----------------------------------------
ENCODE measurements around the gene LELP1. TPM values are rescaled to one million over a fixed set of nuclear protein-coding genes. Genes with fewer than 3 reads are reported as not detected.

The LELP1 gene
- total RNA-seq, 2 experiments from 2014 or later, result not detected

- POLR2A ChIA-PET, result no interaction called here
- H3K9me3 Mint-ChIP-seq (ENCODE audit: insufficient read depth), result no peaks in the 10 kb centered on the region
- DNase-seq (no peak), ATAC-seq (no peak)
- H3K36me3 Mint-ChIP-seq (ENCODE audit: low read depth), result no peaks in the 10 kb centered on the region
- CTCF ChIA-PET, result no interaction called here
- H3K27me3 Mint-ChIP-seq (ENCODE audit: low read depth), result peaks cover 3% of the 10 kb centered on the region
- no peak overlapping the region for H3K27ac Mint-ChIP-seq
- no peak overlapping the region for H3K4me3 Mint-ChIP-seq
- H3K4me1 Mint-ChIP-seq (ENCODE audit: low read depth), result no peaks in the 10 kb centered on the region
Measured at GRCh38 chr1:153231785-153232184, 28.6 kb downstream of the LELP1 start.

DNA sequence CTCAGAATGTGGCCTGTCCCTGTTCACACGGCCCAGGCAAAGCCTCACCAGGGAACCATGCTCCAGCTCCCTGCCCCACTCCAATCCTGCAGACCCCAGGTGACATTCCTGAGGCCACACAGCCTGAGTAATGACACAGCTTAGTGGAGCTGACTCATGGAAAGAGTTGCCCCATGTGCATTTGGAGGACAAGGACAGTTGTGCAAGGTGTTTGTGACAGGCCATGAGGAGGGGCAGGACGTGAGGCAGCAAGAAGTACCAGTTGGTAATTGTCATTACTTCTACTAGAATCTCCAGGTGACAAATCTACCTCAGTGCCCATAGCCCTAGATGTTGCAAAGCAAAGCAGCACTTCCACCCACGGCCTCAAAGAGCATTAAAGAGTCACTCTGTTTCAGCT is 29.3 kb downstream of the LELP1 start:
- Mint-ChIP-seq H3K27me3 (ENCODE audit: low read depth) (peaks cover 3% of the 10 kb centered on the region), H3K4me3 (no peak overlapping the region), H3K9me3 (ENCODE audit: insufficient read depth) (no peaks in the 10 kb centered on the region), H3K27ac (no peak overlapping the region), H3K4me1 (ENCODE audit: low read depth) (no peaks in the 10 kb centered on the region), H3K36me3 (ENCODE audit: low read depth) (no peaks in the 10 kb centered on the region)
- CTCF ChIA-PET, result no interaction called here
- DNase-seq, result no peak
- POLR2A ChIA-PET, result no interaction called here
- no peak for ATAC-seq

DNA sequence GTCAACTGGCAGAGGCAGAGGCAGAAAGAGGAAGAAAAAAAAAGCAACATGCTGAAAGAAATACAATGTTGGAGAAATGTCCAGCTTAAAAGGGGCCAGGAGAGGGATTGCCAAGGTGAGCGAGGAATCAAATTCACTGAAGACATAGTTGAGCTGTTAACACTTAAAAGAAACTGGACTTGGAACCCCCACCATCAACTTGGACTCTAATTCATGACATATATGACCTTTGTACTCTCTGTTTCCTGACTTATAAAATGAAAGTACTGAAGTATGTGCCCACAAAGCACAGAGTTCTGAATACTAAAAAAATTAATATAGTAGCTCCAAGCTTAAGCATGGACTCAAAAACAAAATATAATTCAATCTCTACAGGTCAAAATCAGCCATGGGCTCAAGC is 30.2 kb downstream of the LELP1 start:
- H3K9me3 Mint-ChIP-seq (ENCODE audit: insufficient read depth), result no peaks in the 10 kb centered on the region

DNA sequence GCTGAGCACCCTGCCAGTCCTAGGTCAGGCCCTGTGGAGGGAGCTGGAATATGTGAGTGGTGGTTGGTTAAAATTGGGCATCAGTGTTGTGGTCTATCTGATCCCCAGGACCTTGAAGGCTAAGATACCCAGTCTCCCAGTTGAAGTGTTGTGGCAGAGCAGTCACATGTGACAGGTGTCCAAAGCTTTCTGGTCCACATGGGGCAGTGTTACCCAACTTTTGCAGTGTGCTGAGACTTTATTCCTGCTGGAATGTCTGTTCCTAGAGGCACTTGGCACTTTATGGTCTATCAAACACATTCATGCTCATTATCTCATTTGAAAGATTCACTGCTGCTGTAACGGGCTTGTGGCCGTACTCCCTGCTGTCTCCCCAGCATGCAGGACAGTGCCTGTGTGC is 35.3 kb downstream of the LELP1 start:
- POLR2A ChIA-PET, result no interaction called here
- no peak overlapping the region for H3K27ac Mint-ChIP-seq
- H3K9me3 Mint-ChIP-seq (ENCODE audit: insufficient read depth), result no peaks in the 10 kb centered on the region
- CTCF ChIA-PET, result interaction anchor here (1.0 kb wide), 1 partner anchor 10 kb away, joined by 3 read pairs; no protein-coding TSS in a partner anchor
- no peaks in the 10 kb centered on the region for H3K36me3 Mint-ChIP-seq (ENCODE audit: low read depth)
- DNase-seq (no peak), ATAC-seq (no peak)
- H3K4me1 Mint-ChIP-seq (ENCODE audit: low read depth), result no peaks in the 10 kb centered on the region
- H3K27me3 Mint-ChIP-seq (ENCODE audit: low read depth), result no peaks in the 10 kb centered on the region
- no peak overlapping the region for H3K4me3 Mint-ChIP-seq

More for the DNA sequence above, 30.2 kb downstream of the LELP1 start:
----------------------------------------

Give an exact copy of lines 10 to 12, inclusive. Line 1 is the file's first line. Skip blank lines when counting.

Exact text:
- no peak overlapping the region for H3K27ac Mint-ChIP-seq
- no peak overlapping the region for H3K4me3 Mint-ChIP-seq
- H3K4me1 Mint-ChIP-seq (ENCODE audit: low read depth), result no peaks in the 10 kb centered on the region